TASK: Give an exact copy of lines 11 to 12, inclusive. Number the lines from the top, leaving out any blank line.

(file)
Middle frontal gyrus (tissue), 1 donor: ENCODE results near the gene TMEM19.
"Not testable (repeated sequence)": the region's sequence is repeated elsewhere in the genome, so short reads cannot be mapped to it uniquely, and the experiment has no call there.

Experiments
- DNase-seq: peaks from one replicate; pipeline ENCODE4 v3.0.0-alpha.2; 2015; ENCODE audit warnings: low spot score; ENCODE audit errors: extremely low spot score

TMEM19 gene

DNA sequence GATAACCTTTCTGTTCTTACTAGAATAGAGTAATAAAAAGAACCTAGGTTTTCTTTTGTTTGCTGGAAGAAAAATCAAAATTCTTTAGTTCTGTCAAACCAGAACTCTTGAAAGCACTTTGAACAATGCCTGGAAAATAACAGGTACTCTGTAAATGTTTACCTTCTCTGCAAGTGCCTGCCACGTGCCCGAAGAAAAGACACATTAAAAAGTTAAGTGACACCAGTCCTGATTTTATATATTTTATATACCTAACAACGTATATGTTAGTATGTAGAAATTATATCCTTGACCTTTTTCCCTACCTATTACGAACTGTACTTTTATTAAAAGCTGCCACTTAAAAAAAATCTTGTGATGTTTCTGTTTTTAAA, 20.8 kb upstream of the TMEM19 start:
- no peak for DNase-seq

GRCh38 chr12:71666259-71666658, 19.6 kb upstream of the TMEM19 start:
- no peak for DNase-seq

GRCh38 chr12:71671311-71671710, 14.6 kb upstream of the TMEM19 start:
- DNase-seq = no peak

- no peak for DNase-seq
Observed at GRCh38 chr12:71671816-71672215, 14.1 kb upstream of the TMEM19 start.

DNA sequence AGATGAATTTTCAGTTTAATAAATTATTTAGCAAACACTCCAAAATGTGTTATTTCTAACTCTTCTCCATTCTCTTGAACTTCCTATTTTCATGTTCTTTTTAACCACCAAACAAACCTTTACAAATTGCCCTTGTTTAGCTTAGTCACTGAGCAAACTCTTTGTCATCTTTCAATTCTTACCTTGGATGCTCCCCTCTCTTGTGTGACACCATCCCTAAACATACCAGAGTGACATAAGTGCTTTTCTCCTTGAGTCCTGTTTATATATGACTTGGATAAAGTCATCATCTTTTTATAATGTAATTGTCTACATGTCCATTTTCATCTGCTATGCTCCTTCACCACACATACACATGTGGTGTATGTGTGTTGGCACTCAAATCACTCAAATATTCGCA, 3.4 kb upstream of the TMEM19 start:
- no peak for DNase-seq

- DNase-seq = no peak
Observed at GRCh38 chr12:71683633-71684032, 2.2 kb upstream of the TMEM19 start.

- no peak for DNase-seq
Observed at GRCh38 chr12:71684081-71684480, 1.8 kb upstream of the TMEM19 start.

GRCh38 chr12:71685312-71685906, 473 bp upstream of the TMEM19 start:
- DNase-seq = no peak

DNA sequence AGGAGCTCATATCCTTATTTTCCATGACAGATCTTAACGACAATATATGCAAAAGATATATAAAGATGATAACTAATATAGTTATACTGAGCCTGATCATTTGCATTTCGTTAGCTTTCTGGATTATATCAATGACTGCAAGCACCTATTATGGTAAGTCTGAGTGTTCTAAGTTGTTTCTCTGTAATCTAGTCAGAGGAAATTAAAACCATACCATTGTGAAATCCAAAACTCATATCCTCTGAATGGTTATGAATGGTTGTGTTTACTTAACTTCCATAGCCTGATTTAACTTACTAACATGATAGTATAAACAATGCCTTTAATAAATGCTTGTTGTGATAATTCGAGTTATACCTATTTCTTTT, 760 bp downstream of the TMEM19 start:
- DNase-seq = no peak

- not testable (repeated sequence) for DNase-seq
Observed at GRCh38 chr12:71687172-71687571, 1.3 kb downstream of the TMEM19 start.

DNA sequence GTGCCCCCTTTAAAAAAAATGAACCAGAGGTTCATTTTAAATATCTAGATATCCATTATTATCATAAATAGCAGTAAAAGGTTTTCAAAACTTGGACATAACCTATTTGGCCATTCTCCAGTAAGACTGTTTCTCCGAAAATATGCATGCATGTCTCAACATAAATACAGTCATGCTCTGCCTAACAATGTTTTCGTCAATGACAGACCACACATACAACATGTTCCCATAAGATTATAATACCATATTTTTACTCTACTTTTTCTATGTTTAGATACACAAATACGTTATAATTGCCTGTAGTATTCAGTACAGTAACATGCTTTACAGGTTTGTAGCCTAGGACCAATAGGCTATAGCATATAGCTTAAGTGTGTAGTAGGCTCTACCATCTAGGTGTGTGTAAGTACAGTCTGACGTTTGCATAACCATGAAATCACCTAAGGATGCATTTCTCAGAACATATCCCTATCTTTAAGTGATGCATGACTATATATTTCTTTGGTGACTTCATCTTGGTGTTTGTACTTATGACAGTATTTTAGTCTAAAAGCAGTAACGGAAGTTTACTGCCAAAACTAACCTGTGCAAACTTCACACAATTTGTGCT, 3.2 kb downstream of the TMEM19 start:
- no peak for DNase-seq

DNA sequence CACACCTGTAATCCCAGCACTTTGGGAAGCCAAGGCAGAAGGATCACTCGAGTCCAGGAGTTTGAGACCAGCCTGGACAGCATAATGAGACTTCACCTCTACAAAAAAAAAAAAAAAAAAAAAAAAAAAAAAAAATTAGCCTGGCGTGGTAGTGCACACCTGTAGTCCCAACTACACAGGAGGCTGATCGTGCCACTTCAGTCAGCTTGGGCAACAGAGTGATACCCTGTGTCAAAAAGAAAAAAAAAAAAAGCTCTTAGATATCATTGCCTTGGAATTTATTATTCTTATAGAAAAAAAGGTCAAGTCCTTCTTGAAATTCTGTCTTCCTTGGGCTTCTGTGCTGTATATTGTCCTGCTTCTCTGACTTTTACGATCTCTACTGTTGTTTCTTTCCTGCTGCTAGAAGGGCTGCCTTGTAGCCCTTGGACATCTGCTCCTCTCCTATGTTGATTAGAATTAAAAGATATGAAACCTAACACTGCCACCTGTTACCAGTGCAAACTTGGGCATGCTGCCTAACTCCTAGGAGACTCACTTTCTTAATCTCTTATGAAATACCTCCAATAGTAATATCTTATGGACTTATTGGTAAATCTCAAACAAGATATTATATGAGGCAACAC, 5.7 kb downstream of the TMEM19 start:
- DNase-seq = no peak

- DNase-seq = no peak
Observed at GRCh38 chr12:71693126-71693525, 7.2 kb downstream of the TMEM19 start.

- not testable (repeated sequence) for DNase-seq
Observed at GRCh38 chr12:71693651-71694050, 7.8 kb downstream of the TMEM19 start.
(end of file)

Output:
- DNase-seq = no peak

- no peak for DNase-seq